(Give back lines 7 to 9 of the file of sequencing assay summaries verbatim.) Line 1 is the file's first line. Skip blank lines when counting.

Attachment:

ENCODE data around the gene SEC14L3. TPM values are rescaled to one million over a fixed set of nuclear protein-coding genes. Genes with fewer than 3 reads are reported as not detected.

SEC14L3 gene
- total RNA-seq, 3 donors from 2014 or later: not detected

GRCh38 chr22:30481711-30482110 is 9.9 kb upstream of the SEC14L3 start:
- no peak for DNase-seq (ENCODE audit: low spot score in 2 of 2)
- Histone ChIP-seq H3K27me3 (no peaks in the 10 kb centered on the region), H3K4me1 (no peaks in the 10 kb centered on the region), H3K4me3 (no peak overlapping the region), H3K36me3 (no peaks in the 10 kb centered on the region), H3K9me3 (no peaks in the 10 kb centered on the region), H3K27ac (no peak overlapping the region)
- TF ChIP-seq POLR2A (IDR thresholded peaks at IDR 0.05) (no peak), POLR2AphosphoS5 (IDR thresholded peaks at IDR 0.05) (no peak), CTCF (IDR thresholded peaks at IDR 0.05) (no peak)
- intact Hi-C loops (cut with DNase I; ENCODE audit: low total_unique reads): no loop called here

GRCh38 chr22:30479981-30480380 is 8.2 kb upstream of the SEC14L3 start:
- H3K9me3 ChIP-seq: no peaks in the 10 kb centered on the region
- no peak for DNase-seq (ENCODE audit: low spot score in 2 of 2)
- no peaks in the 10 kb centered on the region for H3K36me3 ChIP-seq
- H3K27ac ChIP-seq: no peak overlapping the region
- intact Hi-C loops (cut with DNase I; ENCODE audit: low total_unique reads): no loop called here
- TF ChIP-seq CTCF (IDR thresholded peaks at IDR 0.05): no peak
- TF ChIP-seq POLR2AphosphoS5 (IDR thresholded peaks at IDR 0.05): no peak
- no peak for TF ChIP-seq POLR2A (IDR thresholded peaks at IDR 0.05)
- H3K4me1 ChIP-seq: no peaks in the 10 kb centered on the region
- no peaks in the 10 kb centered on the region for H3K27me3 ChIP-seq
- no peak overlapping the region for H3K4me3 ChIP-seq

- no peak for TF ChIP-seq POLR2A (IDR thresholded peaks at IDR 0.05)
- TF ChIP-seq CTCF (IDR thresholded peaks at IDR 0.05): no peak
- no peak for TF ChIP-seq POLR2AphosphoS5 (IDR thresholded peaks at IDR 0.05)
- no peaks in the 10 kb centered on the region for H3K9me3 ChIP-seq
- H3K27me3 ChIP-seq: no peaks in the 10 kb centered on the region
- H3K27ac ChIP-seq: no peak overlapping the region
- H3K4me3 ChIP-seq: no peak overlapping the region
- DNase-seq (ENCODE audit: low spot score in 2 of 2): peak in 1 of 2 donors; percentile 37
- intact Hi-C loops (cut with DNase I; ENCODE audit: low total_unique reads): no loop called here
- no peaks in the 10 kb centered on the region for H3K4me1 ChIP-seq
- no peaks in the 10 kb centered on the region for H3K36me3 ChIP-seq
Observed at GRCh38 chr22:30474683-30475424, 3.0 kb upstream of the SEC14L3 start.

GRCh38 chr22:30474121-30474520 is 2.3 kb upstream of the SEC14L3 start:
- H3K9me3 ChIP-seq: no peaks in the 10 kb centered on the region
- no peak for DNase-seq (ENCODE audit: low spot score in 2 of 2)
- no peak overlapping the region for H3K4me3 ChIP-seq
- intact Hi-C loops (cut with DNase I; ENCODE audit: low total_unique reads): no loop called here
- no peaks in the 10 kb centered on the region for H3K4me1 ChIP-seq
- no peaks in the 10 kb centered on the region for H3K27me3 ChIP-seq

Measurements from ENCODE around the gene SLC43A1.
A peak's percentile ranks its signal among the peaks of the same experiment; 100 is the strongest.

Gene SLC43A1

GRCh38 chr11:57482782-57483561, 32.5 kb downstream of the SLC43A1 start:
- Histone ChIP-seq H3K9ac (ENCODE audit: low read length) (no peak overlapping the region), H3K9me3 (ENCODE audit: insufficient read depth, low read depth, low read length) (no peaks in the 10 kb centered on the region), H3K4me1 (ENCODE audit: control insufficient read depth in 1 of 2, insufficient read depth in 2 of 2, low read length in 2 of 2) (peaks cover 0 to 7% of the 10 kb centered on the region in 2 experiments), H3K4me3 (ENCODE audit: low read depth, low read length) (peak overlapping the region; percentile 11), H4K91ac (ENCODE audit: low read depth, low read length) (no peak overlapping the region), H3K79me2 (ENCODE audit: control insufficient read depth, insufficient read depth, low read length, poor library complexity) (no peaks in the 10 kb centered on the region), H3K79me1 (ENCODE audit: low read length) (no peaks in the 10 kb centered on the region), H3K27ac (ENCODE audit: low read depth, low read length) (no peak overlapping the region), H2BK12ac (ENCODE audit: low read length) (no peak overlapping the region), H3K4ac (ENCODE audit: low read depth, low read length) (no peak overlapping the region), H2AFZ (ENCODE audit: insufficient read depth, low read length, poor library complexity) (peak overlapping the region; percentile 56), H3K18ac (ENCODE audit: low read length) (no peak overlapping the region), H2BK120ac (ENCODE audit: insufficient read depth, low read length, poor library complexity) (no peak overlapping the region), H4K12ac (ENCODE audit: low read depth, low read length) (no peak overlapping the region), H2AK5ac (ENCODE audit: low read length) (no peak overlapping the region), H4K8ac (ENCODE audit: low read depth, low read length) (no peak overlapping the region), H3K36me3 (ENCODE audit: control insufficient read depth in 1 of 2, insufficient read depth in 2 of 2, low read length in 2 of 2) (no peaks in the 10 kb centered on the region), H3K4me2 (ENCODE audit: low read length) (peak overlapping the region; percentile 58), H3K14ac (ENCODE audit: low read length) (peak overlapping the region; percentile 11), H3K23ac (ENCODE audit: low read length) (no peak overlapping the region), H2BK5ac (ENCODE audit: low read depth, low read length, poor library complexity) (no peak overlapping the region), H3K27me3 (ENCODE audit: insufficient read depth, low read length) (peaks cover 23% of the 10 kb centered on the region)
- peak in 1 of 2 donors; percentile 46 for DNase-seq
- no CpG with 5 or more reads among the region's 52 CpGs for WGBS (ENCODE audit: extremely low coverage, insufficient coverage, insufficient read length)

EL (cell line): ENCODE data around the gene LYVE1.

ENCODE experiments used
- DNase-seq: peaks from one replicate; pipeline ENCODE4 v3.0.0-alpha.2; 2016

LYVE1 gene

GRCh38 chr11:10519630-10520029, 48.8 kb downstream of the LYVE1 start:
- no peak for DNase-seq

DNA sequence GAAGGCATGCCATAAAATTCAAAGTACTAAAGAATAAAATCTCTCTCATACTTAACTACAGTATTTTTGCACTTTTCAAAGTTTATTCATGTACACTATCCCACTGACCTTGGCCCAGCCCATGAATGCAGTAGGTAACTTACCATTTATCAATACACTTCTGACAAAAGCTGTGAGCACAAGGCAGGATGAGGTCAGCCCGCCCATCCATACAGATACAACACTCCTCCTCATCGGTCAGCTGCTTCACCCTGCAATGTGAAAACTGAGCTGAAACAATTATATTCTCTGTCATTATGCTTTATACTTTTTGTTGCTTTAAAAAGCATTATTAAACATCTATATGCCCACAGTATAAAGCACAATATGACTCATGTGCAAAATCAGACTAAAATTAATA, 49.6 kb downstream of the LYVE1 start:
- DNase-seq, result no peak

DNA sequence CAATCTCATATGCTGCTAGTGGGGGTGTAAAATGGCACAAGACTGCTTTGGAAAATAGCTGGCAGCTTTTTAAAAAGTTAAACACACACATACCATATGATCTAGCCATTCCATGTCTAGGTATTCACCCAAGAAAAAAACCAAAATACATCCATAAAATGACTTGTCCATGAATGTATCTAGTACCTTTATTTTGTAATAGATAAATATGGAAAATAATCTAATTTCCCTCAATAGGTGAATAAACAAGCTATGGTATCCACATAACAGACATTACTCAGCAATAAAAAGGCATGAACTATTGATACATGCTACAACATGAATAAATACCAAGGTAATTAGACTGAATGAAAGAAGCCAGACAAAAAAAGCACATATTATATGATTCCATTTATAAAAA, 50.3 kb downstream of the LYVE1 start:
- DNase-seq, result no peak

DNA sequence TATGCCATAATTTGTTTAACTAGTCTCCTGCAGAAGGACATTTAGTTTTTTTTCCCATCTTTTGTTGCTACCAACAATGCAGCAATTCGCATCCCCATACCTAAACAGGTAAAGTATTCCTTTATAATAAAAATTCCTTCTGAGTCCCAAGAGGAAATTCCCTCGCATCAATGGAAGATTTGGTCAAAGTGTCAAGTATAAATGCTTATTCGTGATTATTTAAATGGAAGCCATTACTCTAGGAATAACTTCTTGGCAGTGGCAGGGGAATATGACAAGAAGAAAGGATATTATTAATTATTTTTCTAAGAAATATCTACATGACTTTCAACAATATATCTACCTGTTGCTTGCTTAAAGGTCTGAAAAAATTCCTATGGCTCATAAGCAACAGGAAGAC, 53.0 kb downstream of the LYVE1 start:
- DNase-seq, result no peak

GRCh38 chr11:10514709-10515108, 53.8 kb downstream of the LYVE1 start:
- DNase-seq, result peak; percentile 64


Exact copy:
- TF ChIP-seq POLR2A (IDR thresholded peaks at IDR 0.05) (no peak), POLR2AphosphoS5 (IDR thresholded peaks at IDR 0.05) (no peak), CTCF (IDR thresholded peaks at IDR 0.05) (no peak)
- intact Hi-C loops (cut with DNase I; ENCODE audit: low total_unique reads): no loop called here

GRCh38 chr22:30479981-30480380 is 8.2 kb upstream of the SEC14L3 start: